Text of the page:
Coming Out Disabled Part 2

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Welcome to part 2 of the Coming Out Disabled series! In part 1 we talked about who you might want to come out to, the pros and cons of coming out, and why you’d decide to do it. Here in part 2 we’re going to get practical: what should you actually say to someone when you come out as disabled? What are some scripts? And how do you manage when it doesn’t go the way you planned?

Formal Disclosures

Let’s start with the relatively simple; formally disclosing. This is disclosing at work, school, or another environment where you are legally protected and want to ask for accommodations.

“Employers are compelled under the ADA to make reasonable accommodations for qualified individuals with disabilities. An accommodation is a modification or adjustment that allows the individual to participate in the interviewing process or to perform the essential functions of his or her job. Examples of reasonable accommodations include providing written instructions, allowing the use of headphones to block office noise, a modified training program, flexible scheduling, etc.”-from Workplace Disclosure

In these circumstances it’s best to stay short and to the point. As we mentioned in the last post you may want to preemptively disclose if you feel that the environment is right. In that case you might say something like “I have autism. In particular I struggle with executive function, verbal instructions, and task prioritization. I don’t need accommodations right now, but I may in the future and would like it on record.”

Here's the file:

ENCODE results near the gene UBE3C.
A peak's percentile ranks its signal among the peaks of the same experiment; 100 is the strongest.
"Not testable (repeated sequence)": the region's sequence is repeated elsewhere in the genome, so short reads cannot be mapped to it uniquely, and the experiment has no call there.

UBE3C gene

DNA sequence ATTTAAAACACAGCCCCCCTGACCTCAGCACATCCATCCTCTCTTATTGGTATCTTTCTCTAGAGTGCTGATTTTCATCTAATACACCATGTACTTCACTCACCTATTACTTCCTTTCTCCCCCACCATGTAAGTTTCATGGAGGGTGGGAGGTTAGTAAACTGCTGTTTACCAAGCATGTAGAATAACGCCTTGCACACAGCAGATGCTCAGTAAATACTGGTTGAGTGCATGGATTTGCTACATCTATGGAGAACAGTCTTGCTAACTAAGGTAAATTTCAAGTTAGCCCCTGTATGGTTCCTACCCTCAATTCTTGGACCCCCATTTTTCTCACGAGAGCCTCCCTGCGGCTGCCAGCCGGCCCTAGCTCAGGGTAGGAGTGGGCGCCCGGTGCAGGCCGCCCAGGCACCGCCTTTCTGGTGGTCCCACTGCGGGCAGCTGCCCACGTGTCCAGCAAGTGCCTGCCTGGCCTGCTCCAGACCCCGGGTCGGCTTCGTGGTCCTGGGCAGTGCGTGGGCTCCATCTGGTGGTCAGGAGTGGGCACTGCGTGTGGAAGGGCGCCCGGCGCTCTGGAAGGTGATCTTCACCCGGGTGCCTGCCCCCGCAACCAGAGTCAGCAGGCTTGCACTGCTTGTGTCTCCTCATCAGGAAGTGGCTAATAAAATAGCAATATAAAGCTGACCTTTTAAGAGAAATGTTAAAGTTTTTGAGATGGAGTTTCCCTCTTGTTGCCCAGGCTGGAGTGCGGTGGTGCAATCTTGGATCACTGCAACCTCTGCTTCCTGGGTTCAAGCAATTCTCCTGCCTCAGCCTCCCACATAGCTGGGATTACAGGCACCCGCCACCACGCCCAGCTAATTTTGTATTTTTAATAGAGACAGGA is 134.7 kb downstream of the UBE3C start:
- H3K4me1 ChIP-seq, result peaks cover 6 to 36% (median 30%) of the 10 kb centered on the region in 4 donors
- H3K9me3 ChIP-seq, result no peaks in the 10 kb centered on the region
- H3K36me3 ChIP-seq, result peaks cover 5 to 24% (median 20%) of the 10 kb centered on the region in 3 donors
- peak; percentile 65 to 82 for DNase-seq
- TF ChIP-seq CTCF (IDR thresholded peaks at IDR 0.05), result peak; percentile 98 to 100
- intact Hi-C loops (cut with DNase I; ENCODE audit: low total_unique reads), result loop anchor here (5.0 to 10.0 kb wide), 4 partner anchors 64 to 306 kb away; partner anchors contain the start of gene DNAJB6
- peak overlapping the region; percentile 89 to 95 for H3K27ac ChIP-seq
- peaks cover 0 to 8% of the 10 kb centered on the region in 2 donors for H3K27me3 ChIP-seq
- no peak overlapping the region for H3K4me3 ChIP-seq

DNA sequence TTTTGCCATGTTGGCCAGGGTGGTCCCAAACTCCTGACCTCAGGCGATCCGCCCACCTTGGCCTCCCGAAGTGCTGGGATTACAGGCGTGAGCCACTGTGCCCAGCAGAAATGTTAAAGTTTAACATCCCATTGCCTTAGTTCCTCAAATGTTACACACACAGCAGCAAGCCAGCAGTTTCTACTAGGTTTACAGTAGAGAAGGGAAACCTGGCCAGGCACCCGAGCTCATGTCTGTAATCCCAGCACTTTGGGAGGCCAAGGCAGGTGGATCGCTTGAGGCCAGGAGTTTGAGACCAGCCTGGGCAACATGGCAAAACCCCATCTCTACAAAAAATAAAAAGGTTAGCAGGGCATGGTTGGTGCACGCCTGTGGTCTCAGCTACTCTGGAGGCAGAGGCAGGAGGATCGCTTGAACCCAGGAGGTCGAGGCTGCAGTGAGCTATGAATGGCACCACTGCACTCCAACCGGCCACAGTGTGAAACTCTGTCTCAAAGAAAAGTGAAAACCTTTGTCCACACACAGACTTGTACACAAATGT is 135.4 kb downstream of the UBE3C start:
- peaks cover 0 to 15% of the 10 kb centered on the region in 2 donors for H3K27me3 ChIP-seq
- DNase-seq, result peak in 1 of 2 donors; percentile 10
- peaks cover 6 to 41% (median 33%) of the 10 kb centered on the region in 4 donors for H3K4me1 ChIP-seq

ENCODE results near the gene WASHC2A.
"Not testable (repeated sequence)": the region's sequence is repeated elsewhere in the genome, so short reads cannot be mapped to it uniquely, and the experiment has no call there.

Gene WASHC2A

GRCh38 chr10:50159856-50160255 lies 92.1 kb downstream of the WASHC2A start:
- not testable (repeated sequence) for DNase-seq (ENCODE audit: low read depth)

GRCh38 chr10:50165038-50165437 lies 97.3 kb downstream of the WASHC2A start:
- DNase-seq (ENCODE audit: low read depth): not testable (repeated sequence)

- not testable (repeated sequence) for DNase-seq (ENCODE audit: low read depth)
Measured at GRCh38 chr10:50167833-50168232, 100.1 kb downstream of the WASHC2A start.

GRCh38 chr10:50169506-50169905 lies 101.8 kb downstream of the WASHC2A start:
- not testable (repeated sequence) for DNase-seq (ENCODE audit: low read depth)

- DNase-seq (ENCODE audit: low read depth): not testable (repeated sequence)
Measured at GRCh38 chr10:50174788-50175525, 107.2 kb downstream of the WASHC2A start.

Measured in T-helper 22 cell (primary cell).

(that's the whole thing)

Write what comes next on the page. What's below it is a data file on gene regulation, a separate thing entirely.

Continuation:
More common however, is that you need an accommodation and you’re asking for something specific. In those cases it can be very beneficial to plan your actions ahead of time. Brainstorm (alone, with a therapist, with a trusted friend or family member) what accommodation may help you the most. Take the time to decide who you will disclose to: do you have an HR department? Do you feel comfortable disclosing to your direct supervisor? Is your direct supervisor the one who is causing problems, so you need to go to their supervisor?

Choose the person who is a. most effective at getting you the accommodation and b. that you feel comfortable speaking with. You can disclose in person or through email, whatever feels the most comfortable to you. Eventually you will probably want to get any formal accommodations in writing.

The script will probably go something like this “I have autism and because of that I have some difficulty with sensory processing. That means that the noise in the office is incredibly distracting and sometimes painful to me. I’d like to bring noise cancelling headphones as an accommodation.” You may want to provide some kind of brief information about the concern you’re bringing up to help educate your supervisor/teacher/etc.